"We can't even guess what the temperature will be, since all of our predicting equipment mysteriously burst into flames."
Karachi is a city sharply segregated by class. Upper- and middle-class people tend to stay in their districts, while the poor and working-class stick to theirs. Naturally, the heat wave hit the working-class and poorer districts hardest, due to the lack of AC.
"The general masses only became aware of the deaths via the media," Taha explained. "Of course everyone notices the heat (ACs, especially those in cars, need to be turned up to 11. Also people do have to travel to and fro, so the heat is noticed even when its brunt isn't borne). The initial death toll started off with a figure of less than 20 on the television, and then kept on rising as time went by."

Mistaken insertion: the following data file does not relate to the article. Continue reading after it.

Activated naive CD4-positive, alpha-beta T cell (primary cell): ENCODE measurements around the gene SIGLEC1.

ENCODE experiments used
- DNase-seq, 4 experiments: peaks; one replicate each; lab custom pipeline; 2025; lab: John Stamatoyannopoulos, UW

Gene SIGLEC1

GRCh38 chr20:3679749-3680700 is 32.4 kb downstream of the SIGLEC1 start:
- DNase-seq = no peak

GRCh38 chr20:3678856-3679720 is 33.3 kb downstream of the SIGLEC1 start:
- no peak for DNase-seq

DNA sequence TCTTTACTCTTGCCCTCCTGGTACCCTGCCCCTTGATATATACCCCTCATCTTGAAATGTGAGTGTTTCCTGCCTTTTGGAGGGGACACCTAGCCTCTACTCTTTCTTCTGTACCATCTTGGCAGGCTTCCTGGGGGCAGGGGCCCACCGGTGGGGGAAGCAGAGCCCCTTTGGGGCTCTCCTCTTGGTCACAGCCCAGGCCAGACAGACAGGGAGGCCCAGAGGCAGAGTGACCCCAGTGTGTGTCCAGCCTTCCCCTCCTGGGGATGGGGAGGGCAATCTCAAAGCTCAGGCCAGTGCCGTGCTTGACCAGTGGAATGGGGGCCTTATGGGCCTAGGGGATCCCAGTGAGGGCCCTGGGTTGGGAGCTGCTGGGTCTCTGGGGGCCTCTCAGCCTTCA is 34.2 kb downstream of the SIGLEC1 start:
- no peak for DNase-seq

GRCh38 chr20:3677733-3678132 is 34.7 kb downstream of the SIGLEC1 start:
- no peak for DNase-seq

The authorities were aware of the deaths, but did virtually nothing in the early days of the heat wave because, and we're paraphrasing here, "Oof, it's too hot out there."
"Sorry, but I don't work if the temperature is higher than my bowling average."
"Of course the authorities are notified when people die of a heat stroke in a hospital or are being treated of such. So pinpointing the exact time the 'authorities' found out is impossible -- especially since the 'authorities' are three layers of government and an entire plethora of bureaucracy to boot."